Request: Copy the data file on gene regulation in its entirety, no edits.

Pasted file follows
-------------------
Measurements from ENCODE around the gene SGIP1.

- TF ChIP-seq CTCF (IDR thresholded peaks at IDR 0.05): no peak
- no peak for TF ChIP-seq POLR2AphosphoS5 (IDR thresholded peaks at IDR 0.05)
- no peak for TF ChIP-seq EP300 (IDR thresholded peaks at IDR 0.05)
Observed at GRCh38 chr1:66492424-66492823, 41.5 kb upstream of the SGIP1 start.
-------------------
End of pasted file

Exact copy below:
Measurements from ENCODE around the gene SGIP1.

- TF ChIP-seq CTCF (IDR thresholded peaks at IDR 0.05): no peak
- no peak for TF ChIP-seq POLR2AphosphoS5 (IDR thresholded peaks at IDR 0.05)
- no peak for TF ChIP-seq EP300 (IDR thresholded peaks at IDR 0.05)
Observed at GRCh38 chr1:66492424-66492823, 41.5 kb upstream of the SGIP1 start.